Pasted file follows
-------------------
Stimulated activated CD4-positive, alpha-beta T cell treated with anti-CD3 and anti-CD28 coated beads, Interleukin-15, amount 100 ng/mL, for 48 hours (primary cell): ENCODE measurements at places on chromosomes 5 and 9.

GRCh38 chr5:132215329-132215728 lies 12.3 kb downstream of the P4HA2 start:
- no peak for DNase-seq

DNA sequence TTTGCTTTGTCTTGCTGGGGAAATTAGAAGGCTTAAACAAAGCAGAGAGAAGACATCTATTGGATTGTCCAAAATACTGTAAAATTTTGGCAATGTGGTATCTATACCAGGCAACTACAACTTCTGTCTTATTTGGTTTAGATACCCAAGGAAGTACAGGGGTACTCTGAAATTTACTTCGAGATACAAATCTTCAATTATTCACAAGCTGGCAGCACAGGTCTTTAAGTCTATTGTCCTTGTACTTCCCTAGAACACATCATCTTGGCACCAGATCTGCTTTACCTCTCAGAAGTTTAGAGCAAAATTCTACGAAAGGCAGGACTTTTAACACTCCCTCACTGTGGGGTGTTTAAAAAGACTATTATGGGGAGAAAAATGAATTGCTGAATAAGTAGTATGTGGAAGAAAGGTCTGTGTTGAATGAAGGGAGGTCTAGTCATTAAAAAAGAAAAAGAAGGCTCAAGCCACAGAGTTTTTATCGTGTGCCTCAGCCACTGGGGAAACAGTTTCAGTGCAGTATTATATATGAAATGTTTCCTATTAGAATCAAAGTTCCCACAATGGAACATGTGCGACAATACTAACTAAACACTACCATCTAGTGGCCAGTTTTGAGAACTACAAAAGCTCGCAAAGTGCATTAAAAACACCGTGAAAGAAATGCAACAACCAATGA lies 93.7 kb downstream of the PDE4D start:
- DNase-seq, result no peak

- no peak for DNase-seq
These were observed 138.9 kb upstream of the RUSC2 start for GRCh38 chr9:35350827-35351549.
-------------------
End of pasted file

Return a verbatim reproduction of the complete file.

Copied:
Stimulated activated CD4-positive, alpha-beta T cell treated with anti-CD3 and anti-CD28 coated beads, Interleukin-15, amount 100 ng/mL, for 48 hours (primary cell): ENCODE measurements at places on chromosomes 5 and 9.

GRCh38 chr5:132215329-132215728 lies 12.3 kb downstream of the P4HA2 start:
- no peak for DNase-seq

DNA sequence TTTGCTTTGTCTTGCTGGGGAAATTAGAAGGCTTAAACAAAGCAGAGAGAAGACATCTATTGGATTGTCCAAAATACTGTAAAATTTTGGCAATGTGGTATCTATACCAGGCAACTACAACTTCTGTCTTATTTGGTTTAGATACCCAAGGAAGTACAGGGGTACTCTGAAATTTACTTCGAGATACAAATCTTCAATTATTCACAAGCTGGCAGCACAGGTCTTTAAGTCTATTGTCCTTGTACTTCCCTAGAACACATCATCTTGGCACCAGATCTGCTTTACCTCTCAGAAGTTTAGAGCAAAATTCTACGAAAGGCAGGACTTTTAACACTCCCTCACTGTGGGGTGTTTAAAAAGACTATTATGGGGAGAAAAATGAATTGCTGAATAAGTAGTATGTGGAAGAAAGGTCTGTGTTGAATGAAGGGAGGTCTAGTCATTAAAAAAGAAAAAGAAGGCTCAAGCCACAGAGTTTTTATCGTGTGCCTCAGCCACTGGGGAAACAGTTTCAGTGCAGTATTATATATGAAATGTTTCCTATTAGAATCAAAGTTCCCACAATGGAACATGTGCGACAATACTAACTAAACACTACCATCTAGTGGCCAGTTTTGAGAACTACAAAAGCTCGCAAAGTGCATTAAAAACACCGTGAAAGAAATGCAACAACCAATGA lies 93.7 kb downstream of the PDE4D start:
- DNase-seq, result no peak

- no peak for DNase-seq
These were observed 138.9 kb upstream of the RUSC2 start for GRCh38 chr9:35350827-35351549.